Tuesday 16 Aug 2022 | 05:55 | SYDNEY
Tuesday 16 Aug 2022 | 05:55 | SYDNEY

Eichengreen on Europe\ crisis


Mark Thirlwell

2 December 2010 15:19

I've been posting a fair bit on the eurozone crisis this year. My basic thesis (see the set of extended posts here, here and here) is about choosing whether to bet on the economics or to bet on the politics. Bet on the economics and in my view you would be pushed towards a bet that the project is doomed. Bet on the politics, however, and I think you bet that the Europeans will stick with their vision of a single currency. 

My line so far has been to bet on the economics in the short term (and hence you get the series of crises I posted about) but on the politics in the long term – that is, expect that the overall project will continue, albeit in modified form. 

Reading my posts, you can probably see that, although I've been sticking to this thesis, my faith has been wavering a bit. After all, as I found myself admitting a couple of times over recent weeks right after having advanced my 'bet economics short term/politics long term' thesis, if you were to ask me what could be the biggest economic 'surprise' in 2011, one obvious candidate would be a breakup of the eurozone.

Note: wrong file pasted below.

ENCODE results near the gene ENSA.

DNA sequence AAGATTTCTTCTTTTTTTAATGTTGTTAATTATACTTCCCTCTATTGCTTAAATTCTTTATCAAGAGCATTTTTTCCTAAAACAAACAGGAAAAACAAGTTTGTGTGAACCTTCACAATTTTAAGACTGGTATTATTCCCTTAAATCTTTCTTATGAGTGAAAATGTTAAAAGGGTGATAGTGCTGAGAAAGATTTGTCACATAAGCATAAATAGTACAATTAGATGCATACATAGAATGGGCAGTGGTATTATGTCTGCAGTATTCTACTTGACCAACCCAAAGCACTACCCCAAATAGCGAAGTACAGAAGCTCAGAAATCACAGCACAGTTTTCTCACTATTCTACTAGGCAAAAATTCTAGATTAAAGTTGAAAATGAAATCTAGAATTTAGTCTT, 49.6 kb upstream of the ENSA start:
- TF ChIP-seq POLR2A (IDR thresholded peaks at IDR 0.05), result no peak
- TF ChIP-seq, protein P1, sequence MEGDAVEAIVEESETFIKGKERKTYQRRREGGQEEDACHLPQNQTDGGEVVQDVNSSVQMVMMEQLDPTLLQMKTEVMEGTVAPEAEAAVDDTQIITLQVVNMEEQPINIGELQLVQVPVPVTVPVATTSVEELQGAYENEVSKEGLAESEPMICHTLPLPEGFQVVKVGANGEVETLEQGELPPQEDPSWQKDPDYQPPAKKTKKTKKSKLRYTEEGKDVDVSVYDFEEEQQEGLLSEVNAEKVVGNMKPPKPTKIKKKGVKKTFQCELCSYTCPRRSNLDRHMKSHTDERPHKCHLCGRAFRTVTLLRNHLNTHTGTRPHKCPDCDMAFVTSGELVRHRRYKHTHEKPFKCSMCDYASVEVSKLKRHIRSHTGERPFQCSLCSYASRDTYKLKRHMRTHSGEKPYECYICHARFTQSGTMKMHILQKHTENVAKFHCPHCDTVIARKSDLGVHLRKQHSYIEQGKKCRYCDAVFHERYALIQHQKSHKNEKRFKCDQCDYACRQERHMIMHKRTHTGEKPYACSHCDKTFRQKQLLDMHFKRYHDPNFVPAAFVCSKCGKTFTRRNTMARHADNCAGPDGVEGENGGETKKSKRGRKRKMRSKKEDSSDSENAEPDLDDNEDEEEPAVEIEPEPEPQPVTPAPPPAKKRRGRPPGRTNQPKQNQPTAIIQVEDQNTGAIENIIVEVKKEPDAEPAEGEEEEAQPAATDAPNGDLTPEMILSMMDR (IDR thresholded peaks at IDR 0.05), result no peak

One piece of work that has been a big influence on my thinking is this  paper by Barry Eichengreen, summarised nicely here. The paper argues that euro membership is effectively irreversible; countries are stuck with it after they've signed on the dotted line, for good or ill.

The past couple of weeks have brought two new pieces from the same source that add to this analysis in interesting ways: first, here is Barry Eichengreen recommending five books as a guide to the crisis. Some of this is quite similar to the 'political bet' I was trying to describe in my series of posts, with an added reading guide that might make a bit more sense of my argument. Also, Eichengreen no longer attaches a zero probability to a country deciding to leave the euro – just a very low one.

Second, here is a truly scathing indictment of the Irish bailout. To which I would only add, 'What he said'.

Photo by Flickr user UggBoy♥UggGirl.